So 40 pc per decade in the growth of Christianity is called a conservative, given that very few actual records exist. The reality was that vast numbers must have been added at some stages AND the reality was that this thing spread geographically. Imagine what that would look like for your church. But more than that, for your region/area. These numbers were for society as a whole. Sure we have growing churches today, but for every growing one, how many are declining or shutting? This was true societal transformation.

What factors contributed to this?Sociological study on the growth of the Moonies (stay with me!!) – a cult – all of the converts in the study were united by close ties of friendship or kinship e.g. next door neighbours, mothers of similar ages, friends from work.

And so here lies a key principle in reaching families: for conversion to happen, people have or develop stronger attachments to Christians than they have to non-members of Christianity. There is a very interesting sociological principle here on conformity, which is outlined in the book. Suffice to say: strong friendships with Christian group members results in conversions. Simple.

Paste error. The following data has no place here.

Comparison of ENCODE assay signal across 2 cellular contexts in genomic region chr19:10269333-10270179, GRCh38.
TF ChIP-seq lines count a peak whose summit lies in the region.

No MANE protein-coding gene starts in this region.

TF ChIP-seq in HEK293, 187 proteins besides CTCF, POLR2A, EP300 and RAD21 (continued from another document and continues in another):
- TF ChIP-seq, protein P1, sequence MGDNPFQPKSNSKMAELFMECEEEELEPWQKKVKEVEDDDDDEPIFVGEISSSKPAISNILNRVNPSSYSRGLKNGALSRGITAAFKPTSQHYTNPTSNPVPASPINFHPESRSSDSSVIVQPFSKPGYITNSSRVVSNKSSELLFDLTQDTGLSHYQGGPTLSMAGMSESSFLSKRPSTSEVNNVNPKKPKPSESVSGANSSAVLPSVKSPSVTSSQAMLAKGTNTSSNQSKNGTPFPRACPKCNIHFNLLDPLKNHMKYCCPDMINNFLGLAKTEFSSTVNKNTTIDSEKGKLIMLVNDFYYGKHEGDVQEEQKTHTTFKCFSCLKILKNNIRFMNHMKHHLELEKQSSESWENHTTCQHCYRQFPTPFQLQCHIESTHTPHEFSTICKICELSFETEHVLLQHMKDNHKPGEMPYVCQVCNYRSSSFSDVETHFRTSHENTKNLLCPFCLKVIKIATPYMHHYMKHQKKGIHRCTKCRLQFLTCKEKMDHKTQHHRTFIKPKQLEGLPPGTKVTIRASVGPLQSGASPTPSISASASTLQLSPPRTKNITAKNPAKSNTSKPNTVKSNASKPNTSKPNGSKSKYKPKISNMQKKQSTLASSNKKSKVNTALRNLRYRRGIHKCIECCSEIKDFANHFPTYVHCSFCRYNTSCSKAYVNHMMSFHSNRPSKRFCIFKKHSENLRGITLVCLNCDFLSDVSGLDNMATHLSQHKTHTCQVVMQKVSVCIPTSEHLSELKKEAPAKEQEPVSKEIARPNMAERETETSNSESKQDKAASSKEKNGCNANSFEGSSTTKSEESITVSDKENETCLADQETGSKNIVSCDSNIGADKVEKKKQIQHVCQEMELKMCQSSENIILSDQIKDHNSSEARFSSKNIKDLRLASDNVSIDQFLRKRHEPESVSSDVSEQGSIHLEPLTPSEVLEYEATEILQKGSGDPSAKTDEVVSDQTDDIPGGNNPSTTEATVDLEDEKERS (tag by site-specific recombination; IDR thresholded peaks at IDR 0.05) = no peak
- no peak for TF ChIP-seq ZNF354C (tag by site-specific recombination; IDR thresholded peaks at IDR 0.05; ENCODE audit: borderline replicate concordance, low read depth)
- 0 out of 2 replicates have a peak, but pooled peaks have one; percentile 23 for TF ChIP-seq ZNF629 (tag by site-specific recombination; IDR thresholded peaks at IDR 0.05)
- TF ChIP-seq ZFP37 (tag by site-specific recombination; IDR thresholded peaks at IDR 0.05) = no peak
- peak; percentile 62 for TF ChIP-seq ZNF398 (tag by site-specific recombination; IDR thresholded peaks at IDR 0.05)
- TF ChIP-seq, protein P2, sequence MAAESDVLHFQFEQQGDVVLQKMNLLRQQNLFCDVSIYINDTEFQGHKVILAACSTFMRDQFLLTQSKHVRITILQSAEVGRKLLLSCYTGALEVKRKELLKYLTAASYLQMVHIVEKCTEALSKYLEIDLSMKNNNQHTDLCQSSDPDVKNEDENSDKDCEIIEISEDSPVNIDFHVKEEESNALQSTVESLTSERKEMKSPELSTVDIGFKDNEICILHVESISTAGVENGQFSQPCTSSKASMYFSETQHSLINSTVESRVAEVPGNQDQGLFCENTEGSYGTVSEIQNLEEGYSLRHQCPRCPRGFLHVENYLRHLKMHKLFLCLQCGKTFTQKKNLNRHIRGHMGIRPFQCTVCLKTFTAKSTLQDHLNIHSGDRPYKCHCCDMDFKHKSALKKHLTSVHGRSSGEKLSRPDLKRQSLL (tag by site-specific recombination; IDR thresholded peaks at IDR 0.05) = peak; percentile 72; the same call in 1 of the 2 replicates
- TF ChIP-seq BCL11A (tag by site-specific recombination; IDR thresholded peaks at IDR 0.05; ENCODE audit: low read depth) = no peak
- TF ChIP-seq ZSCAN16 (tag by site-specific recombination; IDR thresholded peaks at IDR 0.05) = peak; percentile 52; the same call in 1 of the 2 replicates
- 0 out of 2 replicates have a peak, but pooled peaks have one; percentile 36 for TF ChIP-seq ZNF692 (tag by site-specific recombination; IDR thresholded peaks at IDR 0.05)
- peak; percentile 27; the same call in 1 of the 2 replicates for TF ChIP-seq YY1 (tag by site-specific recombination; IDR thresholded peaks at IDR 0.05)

And here we get to the crux of it for us – households. Each member of a household unit has unparalleled opportunities to attract other people into the faith that they hold dear through each of their networks. Note I said networks, not just one's own family. There is no single term for family in the NT.

Oikos, meaning house or household, included the householders family, slaves, and through their network of relationships, friends and neighbours. This was the major network in Rome and when Christianity grew using the same pattern of relating oikos – the exponential growth happened. Those looking in saw tremendous change and reorientation.